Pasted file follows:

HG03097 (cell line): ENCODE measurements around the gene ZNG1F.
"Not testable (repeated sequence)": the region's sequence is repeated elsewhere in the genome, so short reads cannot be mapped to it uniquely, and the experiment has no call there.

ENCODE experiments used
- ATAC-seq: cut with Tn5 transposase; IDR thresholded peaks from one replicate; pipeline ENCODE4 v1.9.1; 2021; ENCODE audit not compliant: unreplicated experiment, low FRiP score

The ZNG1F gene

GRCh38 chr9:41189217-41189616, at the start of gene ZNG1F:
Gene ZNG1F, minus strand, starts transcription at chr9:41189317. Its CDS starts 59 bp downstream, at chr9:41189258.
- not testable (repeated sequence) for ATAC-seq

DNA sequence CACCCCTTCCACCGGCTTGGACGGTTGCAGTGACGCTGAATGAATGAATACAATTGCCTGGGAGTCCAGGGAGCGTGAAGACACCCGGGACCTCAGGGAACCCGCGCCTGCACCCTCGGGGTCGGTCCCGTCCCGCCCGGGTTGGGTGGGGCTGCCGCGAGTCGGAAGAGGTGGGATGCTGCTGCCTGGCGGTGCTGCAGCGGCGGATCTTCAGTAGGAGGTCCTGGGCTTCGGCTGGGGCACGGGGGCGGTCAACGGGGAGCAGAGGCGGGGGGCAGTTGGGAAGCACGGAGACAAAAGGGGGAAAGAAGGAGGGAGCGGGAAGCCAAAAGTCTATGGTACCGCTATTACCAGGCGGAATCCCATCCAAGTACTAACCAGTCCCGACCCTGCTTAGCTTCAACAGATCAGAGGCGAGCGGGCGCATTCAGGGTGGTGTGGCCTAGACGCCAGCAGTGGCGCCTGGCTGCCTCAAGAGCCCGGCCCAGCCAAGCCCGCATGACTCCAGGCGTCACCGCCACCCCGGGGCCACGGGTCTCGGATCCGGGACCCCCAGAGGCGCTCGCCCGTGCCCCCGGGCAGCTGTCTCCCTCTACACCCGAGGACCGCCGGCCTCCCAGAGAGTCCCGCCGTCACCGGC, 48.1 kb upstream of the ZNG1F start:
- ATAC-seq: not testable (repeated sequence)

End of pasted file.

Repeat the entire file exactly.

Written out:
HG03097 (cell line): ENCODE measurements around the gene ZNG1F.
"Not testable (repeated sequence)": the region's sequence is repeated elsewhere in the genome, so short reads cannot be mapped to it uniquely, and the experiment has no call there.

ENCODE experiments used
- ATAC-seq: cut with Tn5 transposase; IDR thresholded peaks from one replicate; pipeline ENCODE4 v1.9.1; 2021; ENCODE audit not compliant: unreplicated experiment, low FRiP score

The ZNG1F gene

GRCh38 chr9:41189217-41189616, at the start of gene ZNG1F:
Gene ZNG1F, minus strand, starts transcription at chr9:41189317. Its CDS starts 59 bp downstream, at chr9:41189258.
- not testable (repeated sequence) for ATAC-seq

DNA sequence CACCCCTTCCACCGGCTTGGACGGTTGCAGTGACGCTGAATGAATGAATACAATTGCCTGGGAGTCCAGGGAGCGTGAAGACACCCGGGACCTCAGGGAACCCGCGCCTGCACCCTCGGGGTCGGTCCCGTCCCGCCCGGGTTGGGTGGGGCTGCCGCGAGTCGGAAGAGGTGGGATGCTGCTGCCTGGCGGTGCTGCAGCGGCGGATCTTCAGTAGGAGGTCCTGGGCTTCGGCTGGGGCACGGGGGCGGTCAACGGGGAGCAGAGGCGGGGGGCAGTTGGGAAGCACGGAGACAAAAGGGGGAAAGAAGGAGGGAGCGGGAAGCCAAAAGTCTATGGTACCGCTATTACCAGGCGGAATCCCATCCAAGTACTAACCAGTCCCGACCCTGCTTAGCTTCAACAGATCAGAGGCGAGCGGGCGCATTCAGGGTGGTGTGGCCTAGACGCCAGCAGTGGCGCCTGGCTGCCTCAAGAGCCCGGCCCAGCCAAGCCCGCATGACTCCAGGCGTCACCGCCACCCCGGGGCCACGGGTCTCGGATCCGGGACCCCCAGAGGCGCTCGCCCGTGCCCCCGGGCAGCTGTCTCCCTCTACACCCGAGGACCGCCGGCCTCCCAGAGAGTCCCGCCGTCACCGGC, 48.1 kb upstream of the ZNG1F start:
- ATAC-seq: not testable (repeated sequence)